Sunday, May 16, 2010

Carving Wood Bear Claws

While at several recent Scouting events I've come across several people who had both real and carved wood bear claws, as necklaces, walking stick decorations, or just hanging from a string on a pocket. Bear claws have always caught my attention when used for decoration so I talked with a lot of these folks and they allowed me to photograph their claws.

About a month ago I began researching bear claws and the picture to the left shows my progress as I search in quest for carving my own bear claws.

From the tip of the claws root to the tip of the claw, they measure 2-1/4" long and I used basswood. As seen in the pictures to the right I first cut out the claws using a scroll saw then used my v-parting tool to separate the root from the claw, then proceeded to shape up the remainder with my jack knife.

After the initial carving I then applied a bit of dark maroon acrylic paint to the root of the claw, then used my propane torch to char the entire claw being careful not to actually catch it on fire.
I then read somewhere about running a project like this through clear candle wax so that's how I finished my first claw after lightly sanding it after torching. Looks like a pretty good finish to me but I'll be trying other options too.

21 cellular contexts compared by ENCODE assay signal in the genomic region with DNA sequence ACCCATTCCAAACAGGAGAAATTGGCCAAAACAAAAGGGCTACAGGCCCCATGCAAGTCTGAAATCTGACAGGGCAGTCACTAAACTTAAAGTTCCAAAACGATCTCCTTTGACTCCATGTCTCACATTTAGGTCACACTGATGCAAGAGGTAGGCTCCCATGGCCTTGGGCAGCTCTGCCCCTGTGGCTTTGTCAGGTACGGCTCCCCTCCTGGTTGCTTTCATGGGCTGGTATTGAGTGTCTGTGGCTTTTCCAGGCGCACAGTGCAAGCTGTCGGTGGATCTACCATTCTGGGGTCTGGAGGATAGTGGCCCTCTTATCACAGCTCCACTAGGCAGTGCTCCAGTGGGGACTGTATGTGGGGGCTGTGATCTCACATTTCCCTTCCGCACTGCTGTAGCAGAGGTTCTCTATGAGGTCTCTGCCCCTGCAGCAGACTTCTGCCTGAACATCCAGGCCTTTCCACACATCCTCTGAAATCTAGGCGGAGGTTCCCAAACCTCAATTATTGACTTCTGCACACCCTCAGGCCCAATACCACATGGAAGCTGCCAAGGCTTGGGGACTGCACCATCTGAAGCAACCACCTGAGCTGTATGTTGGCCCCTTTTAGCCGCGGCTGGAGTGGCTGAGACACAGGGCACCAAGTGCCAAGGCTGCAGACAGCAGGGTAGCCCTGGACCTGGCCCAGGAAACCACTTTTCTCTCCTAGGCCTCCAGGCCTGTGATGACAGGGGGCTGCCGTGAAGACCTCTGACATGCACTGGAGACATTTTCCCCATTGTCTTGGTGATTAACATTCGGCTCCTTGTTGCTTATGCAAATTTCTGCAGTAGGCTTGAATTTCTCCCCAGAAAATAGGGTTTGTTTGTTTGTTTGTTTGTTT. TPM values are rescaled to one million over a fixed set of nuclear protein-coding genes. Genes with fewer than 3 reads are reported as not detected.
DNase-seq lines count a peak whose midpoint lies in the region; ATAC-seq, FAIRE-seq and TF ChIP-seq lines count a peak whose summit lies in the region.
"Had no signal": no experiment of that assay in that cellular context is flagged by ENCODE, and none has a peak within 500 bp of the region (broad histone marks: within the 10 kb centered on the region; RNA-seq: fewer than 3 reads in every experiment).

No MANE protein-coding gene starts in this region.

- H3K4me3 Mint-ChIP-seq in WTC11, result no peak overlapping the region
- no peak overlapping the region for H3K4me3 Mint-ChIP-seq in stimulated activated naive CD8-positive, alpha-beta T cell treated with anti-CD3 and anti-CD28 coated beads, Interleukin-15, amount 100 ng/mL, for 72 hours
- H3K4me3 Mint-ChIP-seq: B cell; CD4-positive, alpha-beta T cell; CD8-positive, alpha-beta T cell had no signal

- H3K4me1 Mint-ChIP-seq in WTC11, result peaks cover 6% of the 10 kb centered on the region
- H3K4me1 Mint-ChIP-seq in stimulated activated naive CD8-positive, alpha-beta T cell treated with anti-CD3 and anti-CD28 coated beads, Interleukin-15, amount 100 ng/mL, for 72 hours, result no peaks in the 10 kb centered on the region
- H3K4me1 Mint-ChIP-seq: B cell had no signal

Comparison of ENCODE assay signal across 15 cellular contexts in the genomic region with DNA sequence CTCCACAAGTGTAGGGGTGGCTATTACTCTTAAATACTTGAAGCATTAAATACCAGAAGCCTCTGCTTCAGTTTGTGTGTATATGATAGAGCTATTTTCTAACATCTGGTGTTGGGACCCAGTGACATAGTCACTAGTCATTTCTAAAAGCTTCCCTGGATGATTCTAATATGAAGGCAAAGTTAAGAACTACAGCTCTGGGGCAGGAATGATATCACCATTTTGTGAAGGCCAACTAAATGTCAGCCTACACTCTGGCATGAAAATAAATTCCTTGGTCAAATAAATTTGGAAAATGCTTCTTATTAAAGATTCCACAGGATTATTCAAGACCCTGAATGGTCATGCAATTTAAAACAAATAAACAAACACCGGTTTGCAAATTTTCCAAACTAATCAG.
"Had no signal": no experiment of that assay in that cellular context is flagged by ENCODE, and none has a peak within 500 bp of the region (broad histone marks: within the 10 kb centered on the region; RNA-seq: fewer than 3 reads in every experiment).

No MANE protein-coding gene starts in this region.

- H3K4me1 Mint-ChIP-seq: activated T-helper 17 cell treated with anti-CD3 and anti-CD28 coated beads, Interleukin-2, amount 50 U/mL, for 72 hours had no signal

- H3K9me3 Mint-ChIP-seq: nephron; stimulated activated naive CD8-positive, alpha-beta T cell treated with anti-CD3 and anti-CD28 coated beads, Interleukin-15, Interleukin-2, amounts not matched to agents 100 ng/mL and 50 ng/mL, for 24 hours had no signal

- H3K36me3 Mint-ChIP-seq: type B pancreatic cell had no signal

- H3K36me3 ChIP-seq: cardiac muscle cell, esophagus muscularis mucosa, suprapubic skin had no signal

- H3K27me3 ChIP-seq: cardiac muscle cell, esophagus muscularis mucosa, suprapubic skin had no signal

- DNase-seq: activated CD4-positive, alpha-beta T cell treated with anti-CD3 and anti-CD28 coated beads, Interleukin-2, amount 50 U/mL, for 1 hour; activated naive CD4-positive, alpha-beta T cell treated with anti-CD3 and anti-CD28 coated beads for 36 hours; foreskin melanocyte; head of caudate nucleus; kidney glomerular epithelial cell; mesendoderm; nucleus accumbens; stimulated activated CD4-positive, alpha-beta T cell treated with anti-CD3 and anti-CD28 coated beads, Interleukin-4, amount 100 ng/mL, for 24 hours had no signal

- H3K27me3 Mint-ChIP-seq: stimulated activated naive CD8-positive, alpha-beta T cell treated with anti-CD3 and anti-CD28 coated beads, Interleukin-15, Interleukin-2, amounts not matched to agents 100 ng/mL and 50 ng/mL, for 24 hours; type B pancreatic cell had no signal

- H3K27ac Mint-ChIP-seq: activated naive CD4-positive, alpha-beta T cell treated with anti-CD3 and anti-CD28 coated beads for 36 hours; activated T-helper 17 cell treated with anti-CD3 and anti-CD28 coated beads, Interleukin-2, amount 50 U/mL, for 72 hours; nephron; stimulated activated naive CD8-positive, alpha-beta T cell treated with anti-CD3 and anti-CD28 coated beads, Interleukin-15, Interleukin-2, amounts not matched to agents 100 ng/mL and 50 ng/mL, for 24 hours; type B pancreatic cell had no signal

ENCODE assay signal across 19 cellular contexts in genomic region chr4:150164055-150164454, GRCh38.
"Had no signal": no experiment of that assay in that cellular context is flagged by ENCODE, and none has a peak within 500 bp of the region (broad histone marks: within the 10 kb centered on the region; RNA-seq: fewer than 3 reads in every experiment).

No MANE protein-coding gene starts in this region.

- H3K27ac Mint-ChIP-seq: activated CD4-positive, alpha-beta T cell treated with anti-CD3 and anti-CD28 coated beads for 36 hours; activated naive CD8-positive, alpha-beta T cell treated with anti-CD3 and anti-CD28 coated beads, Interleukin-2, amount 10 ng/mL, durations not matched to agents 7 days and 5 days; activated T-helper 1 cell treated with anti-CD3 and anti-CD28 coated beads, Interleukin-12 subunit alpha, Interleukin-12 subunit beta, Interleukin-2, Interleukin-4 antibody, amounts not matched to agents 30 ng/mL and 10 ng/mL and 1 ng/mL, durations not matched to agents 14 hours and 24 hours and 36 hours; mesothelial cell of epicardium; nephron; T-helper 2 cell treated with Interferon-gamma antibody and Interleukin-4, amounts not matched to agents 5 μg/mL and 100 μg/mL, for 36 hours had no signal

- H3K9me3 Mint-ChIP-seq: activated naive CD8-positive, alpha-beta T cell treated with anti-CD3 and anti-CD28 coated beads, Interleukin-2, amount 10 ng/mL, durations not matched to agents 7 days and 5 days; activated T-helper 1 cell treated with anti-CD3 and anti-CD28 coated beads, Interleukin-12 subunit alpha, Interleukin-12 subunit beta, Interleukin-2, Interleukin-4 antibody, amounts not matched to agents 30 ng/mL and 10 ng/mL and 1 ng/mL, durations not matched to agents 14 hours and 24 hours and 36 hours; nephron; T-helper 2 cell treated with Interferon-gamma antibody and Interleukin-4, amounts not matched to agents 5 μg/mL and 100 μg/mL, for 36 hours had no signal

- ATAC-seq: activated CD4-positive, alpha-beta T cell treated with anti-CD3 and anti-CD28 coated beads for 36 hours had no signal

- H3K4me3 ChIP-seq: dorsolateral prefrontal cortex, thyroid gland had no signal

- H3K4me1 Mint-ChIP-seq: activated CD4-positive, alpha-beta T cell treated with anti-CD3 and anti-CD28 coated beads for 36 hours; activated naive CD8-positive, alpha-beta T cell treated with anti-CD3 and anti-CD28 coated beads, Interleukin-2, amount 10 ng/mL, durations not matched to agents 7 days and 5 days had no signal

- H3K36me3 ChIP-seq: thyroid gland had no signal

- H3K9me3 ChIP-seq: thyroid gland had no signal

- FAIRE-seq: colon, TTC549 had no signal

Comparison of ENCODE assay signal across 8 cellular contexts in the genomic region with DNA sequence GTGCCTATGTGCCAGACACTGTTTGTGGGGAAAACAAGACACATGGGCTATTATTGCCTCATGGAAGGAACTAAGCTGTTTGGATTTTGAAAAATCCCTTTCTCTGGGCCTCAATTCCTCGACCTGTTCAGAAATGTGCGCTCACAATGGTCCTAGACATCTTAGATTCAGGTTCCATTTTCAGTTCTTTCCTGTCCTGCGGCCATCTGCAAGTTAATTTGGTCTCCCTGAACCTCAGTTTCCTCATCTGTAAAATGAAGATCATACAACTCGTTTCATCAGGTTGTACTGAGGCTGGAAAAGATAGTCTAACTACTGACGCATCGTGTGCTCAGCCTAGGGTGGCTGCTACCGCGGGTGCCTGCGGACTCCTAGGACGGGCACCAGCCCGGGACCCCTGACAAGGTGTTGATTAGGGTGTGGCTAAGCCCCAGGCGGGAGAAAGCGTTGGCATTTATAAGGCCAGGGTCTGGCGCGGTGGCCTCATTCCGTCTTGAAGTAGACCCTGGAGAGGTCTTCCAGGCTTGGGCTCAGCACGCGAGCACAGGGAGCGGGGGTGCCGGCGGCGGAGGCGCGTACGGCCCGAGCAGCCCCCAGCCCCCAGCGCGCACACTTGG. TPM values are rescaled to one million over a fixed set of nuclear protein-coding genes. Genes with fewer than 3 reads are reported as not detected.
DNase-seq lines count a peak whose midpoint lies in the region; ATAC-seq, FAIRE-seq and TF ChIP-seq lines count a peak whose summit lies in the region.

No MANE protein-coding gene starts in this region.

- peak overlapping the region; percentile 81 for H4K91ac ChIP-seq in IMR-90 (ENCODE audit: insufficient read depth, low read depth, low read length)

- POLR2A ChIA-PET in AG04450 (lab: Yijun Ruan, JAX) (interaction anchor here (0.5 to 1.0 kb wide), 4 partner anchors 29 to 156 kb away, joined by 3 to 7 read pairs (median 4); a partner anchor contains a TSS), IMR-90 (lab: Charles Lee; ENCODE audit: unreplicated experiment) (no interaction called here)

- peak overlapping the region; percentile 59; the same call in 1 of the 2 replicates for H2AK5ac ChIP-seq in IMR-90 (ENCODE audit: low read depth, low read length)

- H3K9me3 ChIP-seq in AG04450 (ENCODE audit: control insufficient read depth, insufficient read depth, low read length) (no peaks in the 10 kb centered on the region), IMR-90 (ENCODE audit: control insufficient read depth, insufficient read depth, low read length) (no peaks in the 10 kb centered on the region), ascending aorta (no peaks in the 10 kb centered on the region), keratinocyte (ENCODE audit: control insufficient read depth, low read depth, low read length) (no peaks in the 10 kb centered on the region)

Although I haven't gotten that far yet, I would now like to carve several more claws and then work on making a necklace. I'm also thinking that they will also make a great addition to a walking stick wrist strap. Maybe one day I'll get some real bear claws like in the picture to the left, but until then I'm going with wood!

1 comment:

  1. These claws look just like a pattern that I saw in an article years ago. (40+) Possibly by W. Ben Hunt in Boy's Life magazine. The finishing trick was to scorch them with a lit candle and work in the melted wax. A little sandpaper to lighten and shade the tip of the claw adds to the realism. The key, as I recall, is to not be afraid to really work the claw in the flame and wax.